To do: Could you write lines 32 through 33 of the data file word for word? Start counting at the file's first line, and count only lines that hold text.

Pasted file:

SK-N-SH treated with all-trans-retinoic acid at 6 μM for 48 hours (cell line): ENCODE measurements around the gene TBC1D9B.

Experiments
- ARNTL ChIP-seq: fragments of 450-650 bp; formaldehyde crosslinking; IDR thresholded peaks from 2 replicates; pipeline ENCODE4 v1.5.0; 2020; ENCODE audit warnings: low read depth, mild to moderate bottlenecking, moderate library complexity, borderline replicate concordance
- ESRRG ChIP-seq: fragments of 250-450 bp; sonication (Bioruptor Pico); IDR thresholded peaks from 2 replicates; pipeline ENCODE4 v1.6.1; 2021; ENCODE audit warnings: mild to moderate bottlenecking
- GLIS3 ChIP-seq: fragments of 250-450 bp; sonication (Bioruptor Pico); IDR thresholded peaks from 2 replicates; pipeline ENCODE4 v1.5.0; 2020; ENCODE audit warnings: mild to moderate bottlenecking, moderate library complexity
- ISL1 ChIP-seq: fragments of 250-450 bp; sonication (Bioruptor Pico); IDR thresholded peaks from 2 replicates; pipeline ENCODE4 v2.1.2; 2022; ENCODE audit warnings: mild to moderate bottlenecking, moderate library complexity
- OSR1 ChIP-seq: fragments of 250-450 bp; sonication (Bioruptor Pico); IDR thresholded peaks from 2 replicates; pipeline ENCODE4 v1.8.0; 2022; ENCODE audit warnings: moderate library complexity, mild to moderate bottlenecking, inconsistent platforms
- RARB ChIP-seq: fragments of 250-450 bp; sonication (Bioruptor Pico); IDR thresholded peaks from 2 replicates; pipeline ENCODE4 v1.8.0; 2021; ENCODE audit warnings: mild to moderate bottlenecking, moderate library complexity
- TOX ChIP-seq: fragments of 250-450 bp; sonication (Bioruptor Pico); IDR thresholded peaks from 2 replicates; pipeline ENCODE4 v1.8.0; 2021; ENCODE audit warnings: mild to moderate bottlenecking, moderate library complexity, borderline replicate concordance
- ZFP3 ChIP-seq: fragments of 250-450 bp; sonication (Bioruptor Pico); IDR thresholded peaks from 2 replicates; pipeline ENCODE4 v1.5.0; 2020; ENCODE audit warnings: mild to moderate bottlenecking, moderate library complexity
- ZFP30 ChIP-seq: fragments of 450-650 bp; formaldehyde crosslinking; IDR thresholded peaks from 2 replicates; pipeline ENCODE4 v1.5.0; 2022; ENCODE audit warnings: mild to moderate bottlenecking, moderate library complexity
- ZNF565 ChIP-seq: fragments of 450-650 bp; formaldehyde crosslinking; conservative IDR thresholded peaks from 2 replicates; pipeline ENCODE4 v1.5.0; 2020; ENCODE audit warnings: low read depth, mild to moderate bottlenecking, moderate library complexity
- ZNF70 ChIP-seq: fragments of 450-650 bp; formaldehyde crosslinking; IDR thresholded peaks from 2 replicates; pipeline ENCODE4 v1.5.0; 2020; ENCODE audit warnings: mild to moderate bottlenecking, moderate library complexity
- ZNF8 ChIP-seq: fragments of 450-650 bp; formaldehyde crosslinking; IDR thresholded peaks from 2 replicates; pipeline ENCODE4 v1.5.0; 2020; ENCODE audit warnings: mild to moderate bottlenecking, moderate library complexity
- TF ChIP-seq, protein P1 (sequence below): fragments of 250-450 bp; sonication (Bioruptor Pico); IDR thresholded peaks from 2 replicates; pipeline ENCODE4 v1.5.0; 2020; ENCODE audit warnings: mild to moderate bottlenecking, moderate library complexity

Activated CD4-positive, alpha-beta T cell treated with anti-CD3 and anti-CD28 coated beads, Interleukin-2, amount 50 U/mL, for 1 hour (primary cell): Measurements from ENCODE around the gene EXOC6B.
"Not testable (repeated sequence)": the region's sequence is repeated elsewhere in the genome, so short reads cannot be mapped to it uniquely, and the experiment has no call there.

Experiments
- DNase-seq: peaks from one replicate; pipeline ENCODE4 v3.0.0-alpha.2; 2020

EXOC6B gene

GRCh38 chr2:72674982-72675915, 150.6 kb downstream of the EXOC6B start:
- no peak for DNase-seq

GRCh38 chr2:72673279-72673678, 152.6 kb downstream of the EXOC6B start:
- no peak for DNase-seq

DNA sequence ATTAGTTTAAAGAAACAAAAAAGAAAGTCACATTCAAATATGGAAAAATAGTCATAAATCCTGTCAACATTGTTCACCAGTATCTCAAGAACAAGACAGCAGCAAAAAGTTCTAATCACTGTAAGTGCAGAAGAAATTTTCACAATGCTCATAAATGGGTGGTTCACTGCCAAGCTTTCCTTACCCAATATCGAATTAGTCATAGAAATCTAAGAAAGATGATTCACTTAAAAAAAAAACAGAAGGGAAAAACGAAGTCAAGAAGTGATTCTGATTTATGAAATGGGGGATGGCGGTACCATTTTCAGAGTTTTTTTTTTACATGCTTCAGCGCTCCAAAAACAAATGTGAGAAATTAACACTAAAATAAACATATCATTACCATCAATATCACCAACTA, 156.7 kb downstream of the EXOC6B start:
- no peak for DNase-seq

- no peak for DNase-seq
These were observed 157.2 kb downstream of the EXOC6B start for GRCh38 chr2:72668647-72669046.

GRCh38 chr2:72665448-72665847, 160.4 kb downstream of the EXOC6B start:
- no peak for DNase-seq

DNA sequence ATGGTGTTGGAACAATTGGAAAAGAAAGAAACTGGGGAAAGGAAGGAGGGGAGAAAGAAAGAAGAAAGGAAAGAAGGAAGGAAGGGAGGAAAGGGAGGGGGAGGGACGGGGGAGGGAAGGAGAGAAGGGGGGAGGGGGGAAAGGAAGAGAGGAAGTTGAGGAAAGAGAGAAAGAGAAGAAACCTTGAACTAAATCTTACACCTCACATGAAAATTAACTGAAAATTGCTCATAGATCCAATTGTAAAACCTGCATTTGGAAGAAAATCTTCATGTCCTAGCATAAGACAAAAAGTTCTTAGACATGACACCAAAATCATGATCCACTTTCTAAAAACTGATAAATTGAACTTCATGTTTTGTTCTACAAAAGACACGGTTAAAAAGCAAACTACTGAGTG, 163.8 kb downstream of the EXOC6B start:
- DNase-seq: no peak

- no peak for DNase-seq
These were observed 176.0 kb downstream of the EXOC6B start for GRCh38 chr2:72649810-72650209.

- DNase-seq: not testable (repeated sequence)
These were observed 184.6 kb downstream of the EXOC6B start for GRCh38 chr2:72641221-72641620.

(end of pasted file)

- DNase-seq: no peak

- no peak for DNase-seq